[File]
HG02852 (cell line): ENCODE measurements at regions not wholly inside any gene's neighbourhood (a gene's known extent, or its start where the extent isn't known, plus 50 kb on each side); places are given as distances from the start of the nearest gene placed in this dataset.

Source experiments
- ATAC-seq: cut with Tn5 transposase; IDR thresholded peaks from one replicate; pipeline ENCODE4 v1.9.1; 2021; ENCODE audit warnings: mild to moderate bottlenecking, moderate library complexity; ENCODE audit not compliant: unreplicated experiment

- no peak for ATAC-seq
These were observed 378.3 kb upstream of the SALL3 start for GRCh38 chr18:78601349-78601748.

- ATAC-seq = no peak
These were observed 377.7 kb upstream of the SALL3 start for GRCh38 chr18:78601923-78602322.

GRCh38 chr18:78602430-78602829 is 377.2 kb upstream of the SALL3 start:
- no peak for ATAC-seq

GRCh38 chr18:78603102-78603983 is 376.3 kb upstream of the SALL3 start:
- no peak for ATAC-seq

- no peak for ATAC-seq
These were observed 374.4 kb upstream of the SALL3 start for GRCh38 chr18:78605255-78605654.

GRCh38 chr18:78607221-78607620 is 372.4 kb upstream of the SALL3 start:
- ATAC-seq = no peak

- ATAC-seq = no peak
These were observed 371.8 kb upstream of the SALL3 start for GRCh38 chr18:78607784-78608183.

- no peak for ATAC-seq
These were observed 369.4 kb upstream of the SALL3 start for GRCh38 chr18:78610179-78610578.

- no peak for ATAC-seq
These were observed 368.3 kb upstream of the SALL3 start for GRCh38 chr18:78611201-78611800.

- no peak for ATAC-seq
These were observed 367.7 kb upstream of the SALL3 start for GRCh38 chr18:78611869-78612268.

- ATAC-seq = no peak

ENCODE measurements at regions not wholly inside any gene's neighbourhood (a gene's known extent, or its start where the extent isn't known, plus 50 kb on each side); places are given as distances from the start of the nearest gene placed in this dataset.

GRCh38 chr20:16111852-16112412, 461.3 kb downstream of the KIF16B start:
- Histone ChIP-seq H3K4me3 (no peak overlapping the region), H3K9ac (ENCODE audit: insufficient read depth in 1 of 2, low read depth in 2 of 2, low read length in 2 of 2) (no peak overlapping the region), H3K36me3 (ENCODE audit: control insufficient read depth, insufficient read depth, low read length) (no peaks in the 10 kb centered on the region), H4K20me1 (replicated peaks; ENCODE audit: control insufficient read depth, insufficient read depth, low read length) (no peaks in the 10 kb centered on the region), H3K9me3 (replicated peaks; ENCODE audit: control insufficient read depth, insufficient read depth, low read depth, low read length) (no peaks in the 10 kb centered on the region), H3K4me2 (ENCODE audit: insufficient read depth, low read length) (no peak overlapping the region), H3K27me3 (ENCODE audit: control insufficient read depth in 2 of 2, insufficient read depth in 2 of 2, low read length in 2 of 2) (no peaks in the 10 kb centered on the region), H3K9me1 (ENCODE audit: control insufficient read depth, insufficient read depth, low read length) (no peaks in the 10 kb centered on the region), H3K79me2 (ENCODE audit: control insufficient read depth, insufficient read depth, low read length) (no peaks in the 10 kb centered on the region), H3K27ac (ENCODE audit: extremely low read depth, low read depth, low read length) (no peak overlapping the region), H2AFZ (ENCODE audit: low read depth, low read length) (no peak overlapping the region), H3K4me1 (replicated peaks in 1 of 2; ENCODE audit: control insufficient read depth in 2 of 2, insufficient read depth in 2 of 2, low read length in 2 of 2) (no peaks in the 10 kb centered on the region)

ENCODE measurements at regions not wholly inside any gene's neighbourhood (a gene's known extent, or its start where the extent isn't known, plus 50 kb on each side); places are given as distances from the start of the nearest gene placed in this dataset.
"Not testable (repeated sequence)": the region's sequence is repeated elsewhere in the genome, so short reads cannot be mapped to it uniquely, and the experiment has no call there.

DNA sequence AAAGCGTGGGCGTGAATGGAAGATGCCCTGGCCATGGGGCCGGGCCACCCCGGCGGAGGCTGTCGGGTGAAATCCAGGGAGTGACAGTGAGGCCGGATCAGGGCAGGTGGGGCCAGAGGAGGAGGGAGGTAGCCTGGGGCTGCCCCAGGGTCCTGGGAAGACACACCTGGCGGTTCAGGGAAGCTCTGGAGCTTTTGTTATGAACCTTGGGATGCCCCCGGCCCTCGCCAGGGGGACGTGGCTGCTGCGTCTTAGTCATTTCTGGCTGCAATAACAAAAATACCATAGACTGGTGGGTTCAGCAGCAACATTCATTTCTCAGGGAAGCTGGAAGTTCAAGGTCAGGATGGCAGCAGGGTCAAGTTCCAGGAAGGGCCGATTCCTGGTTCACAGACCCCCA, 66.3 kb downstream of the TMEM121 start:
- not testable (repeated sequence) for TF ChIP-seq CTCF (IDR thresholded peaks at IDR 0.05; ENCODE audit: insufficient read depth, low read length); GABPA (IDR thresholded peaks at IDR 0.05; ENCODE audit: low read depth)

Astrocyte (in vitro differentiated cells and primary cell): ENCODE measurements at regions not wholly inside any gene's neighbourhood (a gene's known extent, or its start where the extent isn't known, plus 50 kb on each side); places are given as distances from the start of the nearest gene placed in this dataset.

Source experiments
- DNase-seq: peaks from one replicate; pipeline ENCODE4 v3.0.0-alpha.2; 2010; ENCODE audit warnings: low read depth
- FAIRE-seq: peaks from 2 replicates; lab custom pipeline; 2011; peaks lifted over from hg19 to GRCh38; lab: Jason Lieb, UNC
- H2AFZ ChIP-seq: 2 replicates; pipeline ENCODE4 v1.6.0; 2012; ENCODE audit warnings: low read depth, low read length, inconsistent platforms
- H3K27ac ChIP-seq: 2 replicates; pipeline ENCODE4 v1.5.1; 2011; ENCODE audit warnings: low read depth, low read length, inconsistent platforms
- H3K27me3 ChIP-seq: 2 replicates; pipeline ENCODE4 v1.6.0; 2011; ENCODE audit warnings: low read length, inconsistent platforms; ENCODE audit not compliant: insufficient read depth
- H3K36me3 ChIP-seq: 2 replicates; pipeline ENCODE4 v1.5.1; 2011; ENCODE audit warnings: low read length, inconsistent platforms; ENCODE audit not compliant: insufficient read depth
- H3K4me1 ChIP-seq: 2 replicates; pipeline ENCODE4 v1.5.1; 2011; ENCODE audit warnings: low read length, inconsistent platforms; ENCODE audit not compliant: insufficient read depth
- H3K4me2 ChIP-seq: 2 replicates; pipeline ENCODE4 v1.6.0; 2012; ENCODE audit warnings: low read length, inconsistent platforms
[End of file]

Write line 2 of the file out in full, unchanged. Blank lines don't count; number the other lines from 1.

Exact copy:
Source experiments